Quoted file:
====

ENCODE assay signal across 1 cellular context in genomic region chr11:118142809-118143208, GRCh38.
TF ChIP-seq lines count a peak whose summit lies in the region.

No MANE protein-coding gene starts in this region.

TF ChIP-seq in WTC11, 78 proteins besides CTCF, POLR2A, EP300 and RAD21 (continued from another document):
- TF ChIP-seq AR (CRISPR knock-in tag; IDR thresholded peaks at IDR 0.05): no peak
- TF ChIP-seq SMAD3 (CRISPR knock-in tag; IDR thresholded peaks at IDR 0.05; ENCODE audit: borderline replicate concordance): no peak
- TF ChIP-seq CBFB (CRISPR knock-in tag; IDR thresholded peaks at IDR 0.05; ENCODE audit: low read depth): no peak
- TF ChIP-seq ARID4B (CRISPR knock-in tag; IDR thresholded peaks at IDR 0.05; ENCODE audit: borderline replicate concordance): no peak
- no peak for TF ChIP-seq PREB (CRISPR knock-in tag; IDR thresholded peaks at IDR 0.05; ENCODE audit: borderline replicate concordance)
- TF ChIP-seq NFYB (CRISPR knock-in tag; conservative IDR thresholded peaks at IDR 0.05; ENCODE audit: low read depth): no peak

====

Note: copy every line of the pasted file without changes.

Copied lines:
ENCODE assay signal across 1 cellular context in genomic region chr11:118142809-118143208, GRCh38.
TF ChIP-seq lines count a peak whose summit lies in the region.

No MANE protein-coding gene starts in this region.

TF ChIP-seq in WTC11, 78 proteins besides CTCF, POLR2A, EP300 and RAD21 (continued from another document):
- TF ChIP-seq AR (CRISPR knock-in tag; IDR thresholded peaks at IDR 0.05): no peak
- TF ChIP-seq SMAD3 (CRISPR knock-in tag; IDR thresholded peaks at IDR 0.05; ENCODE audit: borderline replicate concordance): no peak
- TF ChIP-seq CBFB (CRISPR knock-in tag; IDR thresholded peaks at IDR 0.05; ENCODE audit: low read depth): no peak
- TF ChIP-seq ARID4B (CRISPR knock-in tag; IDR thresholded peaks at IDR 0.05; ENCODE audit: borderline replicate concordance): no peak
- no peak for TF ChIP-seq PREB (CRISPR knock-in tag; IDR thresholded peaks at IDR 0.05; ENCODE audit: borderline replicate concordance)
- TF ChIP-seq NFYB (CRISPR knock-in tag; conservative IDR thresholded peaks at IDR 0.05; ENCODE audit: low read depth): no peak